Officials say that there have been no reports of insurgents interfering with the flights, and also assure that no harm has come to our troops and that no missions have been compromised as a result of the security breach.

“That may be true today, but may not be the case in future conflicts,” remarks Bill Roggio of LongWarJournal.

Roggio speculates:

Don’t be surprised if you read a story in the next few days or weeks saying that elements within Pakistan’s Inter-Services Intelligence agency have been monitoring US Predator and Reaper feeds, and relaying targeting information to al Qaeda and Taliban leaders. I have heard far too many stories about how senior al Qaeda and Taliban leaders miraculously avoided attacks and left the target sites just minutes before the strikes. The officials repeatedly told me that they believed the anti-US elements in the ISI were tipping off the terrorist commanders before the strikes.

Many hours – even days – worth of recorded drone video feeds have been found on captured insurgent computers operating in Iraq, and sources say that feeds have also been intercepted by enemies operating in Afghanistan. According to WSJ‘s sources, the Pentagon has known of the encryption vulnerability since the Bosnia campaign during the 1990’s, but assumed that our enemies would not have the wherewithal to intercept the signals.

If the Pentagon is going to assume anything, they should be assuming that our enemies will compromise our communications, and design systems with that possibility in mind.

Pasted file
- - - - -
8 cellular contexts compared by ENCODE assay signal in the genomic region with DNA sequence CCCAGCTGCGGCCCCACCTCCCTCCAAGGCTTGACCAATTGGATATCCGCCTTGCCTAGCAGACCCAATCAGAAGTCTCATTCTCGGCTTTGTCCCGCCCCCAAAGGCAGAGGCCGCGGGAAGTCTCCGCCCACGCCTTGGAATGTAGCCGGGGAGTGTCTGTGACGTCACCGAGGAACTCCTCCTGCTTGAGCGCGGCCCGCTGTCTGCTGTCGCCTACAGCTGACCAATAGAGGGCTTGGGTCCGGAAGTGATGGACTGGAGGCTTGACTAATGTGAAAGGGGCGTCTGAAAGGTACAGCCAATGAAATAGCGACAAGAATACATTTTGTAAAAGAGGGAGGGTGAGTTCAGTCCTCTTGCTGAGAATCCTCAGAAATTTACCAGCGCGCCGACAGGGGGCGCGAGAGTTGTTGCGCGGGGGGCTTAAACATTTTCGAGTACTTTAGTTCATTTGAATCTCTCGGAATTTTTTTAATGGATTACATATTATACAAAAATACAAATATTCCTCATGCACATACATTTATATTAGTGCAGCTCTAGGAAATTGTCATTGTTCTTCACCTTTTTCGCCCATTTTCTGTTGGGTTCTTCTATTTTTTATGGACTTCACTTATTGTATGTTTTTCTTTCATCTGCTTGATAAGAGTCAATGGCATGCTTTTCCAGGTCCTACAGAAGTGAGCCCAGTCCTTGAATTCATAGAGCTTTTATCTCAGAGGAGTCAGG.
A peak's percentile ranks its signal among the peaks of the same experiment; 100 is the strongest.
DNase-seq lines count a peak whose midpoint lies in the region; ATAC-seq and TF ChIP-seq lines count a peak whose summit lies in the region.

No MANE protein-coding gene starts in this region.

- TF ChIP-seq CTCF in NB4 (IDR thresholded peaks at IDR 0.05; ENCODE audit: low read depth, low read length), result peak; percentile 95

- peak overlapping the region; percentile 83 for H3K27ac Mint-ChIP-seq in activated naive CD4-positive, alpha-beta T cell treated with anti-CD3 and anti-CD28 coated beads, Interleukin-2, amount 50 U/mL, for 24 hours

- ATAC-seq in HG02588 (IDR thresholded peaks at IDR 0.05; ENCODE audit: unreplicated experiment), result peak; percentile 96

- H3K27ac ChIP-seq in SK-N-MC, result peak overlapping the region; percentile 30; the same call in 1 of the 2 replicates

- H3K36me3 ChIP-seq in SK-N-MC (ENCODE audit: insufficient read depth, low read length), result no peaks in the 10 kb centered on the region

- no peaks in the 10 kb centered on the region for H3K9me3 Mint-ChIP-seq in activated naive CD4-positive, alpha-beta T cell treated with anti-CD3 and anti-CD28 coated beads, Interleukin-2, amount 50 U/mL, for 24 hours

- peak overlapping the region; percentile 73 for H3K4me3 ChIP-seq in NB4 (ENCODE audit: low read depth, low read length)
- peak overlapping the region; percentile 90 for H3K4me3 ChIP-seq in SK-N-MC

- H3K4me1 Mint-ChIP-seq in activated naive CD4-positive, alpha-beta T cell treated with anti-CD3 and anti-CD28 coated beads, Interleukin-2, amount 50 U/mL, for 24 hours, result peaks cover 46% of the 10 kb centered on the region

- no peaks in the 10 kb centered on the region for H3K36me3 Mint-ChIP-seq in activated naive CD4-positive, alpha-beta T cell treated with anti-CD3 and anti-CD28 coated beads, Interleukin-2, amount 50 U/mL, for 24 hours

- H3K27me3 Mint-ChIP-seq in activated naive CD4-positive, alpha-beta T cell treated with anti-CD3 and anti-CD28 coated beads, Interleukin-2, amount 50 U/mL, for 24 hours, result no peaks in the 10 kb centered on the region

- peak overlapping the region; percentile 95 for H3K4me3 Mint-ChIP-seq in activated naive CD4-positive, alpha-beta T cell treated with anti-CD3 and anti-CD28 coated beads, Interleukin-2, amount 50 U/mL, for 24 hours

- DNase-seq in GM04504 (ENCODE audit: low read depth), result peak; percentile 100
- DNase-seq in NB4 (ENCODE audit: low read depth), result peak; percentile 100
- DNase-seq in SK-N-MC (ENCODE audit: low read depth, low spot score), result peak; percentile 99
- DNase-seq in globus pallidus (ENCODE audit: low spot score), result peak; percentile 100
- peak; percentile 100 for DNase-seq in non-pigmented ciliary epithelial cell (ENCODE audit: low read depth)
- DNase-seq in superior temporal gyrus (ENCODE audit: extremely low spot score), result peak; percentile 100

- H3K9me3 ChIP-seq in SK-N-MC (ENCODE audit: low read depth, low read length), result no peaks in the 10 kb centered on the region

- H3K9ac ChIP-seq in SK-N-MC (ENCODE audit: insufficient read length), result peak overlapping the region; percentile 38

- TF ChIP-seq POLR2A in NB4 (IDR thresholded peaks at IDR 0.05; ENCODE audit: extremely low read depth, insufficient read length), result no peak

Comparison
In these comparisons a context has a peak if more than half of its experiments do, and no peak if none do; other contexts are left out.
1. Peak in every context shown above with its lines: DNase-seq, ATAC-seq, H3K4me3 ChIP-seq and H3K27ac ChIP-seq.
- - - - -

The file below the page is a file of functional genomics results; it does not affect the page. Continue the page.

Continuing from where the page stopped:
Military Milestones from the King of Battle to Second Fallujah

By W. Thomas Smith, Jr.

Originally published at Human Events

This Week in American Military History:

Nov. 16, 1778: In a letter to Frenchman Jacques Donatien Le Ray de Chaumont, an intermediary between King Louis XVI and American emissaries seeking support for the American Revolution (including ships), Continental Navy Capt. John Paul Jones writes, “I wish to have no connection with any ship that does not sail fast, for I intend to go in harm’s way.”

Readers will recall Jones dramatic refusal-to-surrender — “I have not yet begun to fight!” — the following year during the famous battle of the North Sea between the Continental Navy frigate Bonhomme Richard and the British frigate HMS Serapis.

Nov. 16, 2004: Nine days after launching Operation Phantom Fury — the Second Battle of Fallujah (Iraq) — U.S. Marines and soldiers (as well as a few British and Iraqi troops) begin the mopping-up phase of what has since been described as the most intense urban combat since the bloody battle for the Vietnamese city of Hué in 1968.